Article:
Interesting observations about aspects of the visit that most have overlooked
Michael Barber and Brant Pitre, two professors at Catholic universities in the United States, share a blog entitled Singing in the Reign. They are currently posting a series reporting on the details of Pope Benedict’s recent state visit to the United States.
Although the visit was well covered by the media, the writers feel that the major news sources overlooked some of the most important details of the visit. The first post, available here, details aspects of the arrival ceremony granted the Pope.
The blog is well worth a read to understand the lengths to which the White House, State Department and the Vatican went in the planning of this important visit for the pontiff.
We will advise readers when the other posts become available.
British Library unveils its treasures
“Sacred: Discover What We Share” is the title of a major exhibition presented by the British Library at its St. Pancreas,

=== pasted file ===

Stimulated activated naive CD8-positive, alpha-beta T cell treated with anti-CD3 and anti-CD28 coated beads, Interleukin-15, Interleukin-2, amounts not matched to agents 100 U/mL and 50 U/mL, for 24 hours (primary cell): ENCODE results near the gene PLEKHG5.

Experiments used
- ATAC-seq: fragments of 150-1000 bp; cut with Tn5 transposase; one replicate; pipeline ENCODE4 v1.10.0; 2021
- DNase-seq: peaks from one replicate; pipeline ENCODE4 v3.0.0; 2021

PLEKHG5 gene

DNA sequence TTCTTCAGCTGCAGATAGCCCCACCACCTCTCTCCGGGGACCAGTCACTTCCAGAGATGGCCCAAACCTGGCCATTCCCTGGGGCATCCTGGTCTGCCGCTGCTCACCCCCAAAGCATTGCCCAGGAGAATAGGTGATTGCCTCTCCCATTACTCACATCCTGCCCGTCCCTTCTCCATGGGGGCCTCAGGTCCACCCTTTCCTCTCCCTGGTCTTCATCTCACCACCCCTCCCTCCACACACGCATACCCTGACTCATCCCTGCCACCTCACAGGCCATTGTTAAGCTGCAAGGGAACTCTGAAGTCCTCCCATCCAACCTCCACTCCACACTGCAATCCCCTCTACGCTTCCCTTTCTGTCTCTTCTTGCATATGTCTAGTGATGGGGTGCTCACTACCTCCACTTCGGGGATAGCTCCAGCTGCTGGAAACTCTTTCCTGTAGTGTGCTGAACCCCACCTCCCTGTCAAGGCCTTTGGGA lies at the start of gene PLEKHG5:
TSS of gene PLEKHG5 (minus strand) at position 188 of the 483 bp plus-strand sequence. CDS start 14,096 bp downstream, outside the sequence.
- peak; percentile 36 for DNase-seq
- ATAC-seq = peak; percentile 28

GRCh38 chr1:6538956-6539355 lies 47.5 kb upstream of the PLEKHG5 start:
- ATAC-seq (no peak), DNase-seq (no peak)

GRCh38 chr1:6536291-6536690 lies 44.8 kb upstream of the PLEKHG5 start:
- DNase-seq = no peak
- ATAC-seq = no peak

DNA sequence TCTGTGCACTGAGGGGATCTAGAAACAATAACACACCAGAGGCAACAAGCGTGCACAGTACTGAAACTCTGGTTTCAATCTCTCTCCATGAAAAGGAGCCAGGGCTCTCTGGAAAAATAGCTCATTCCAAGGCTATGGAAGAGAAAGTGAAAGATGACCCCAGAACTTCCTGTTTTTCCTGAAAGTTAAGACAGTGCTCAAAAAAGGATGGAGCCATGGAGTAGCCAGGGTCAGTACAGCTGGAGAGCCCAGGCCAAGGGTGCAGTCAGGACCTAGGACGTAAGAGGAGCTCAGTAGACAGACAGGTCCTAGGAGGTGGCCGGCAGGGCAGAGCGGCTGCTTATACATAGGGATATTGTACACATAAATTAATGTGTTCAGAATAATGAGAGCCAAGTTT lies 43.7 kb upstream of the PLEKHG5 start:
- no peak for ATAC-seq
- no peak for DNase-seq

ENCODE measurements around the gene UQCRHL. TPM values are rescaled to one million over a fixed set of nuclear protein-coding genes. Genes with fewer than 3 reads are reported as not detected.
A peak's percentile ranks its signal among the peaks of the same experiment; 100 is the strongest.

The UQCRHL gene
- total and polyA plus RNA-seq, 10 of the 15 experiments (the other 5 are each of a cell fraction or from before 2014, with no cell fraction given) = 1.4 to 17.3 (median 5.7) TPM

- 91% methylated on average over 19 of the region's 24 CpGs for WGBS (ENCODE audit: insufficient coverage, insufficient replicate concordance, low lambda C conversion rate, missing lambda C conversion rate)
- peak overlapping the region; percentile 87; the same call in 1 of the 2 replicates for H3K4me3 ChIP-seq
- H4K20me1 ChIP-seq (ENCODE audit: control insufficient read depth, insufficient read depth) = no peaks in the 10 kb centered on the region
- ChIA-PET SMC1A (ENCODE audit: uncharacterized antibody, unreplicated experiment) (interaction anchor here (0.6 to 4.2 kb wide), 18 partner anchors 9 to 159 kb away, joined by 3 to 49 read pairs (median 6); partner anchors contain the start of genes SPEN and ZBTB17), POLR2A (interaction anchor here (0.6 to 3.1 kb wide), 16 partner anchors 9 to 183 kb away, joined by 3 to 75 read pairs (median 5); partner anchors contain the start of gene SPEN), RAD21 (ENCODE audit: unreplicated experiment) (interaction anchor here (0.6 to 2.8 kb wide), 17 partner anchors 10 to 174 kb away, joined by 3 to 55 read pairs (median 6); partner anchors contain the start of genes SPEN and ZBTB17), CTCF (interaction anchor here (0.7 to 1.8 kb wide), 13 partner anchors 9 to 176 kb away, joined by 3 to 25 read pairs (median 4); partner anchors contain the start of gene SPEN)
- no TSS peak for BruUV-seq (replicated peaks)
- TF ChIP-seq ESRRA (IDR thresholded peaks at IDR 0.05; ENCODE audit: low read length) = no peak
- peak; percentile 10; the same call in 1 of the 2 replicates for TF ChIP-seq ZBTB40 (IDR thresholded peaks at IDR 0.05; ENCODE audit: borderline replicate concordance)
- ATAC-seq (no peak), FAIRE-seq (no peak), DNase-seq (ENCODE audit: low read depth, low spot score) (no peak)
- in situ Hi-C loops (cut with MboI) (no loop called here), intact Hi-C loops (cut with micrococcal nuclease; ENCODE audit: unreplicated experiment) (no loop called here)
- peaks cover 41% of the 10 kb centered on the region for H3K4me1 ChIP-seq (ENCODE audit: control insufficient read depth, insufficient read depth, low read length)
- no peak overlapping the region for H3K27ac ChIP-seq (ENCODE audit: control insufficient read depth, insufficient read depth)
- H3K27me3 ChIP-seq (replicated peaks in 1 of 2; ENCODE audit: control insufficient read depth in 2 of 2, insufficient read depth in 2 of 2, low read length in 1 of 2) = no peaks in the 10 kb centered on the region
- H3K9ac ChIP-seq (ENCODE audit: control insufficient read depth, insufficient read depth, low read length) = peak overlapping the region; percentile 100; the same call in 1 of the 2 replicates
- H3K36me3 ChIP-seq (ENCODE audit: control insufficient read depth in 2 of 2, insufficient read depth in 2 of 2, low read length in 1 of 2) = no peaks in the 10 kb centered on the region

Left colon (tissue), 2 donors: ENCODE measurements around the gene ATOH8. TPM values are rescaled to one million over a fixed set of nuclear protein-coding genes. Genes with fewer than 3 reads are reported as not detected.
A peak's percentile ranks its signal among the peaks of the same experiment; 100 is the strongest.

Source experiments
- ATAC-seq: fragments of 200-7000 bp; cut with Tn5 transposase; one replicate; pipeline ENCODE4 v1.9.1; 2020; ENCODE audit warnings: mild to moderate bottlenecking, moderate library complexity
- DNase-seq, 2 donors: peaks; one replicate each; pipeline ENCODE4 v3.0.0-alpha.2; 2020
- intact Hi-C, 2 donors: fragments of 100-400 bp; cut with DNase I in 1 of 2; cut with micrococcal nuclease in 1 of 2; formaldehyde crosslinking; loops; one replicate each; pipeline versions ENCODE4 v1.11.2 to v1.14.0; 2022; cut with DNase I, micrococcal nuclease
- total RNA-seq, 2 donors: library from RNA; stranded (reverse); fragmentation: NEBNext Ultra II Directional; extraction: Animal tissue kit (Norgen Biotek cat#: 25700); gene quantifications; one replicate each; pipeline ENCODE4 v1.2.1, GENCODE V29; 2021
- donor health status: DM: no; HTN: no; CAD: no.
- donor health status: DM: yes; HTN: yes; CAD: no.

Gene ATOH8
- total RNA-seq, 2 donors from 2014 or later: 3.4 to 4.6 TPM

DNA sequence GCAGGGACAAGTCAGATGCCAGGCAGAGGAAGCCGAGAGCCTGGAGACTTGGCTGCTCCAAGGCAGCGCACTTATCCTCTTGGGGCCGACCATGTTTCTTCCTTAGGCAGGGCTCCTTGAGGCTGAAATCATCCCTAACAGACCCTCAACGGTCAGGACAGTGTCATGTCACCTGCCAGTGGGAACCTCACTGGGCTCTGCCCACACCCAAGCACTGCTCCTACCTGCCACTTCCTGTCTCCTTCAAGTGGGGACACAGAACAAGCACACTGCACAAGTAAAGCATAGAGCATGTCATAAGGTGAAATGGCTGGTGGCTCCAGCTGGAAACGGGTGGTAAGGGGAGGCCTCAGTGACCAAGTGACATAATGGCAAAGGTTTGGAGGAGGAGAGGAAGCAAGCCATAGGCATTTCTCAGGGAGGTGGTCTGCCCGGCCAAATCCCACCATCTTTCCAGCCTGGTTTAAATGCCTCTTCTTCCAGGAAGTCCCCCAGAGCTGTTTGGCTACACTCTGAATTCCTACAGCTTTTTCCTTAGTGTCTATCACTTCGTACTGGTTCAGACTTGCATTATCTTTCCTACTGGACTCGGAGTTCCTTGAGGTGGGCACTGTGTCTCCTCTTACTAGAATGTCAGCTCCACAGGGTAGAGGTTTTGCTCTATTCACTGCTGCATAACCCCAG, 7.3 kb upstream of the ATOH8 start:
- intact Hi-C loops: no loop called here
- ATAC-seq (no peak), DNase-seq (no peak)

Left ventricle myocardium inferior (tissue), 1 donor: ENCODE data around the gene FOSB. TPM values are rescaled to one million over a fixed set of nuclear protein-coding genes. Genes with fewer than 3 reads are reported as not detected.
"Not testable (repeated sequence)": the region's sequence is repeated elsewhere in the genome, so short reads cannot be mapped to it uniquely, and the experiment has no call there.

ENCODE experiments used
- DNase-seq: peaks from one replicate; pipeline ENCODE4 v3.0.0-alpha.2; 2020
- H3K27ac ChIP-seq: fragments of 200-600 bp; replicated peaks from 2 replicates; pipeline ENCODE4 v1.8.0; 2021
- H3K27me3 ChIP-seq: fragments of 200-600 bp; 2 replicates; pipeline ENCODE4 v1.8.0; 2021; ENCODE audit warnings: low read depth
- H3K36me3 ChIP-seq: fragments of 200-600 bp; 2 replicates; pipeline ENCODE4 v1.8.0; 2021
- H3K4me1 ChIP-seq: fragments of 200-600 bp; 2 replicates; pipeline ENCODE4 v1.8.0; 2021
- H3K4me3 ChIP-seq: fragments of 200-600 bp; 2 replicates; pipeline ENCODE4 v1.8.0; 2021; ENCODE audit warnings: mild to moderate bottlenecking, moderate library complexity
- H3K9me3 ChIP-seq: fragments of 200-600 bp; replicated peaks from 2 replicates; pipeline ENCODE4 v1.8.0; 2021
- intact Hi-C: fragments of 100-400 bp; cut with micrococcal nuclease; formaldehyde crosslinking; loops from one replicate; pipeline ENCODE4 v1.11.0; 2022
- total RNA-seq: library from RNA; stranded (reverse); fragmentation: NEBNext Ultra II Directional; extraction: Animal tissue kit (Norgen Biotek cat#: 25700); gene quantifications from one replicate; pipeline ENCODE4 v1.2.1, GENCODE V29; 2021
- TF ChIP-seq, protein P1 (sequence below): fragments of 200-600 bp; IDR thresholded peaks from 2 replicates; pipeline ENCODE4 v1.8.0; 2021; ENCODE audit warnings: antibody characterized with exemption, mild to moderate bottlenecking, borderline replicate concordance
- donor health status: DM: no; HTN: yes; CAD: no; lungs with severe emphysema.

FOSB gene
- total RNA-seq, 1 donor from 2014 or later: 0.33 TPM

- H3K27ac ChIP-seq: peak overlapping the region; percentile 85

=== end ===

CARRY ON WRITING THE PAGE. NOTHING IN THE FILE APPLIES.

Given the nature of the British Library’s holding in ancient texts, this is a rich exhibition for anyone to appreciate. What is more, it is not just a collection of old documents, but a wonderful interplay of the ancient with the modern. Using the latest technology, visitors can turn the pages of some of the finest items in the libraries collection. To be able to electronically turn the pages of a 500 year old treasure provides a unique sense of connection with the past.
One purpose that the exhibition seeks to accomplish is to show the mutual origins of the three religions, thus contributing to the multicultural environment that is encouraged in the
Thanks to Paleojudiaca for the reference.
Anniversary for a major historical city
The Encyclopaedia Britannica notes that May 11 is the date in 330 CE on which Constantine dedicated Constantinople as the capital of his empire. Formerly known as Byzantium, and today Istanbul, Constantinople was considered the administrative omphalus or navel of the earth by Constantine. To make the point, Constantine apparently moved Apollo’s statute from Delphi to the city.
Read more on Constantine on our Vision site.
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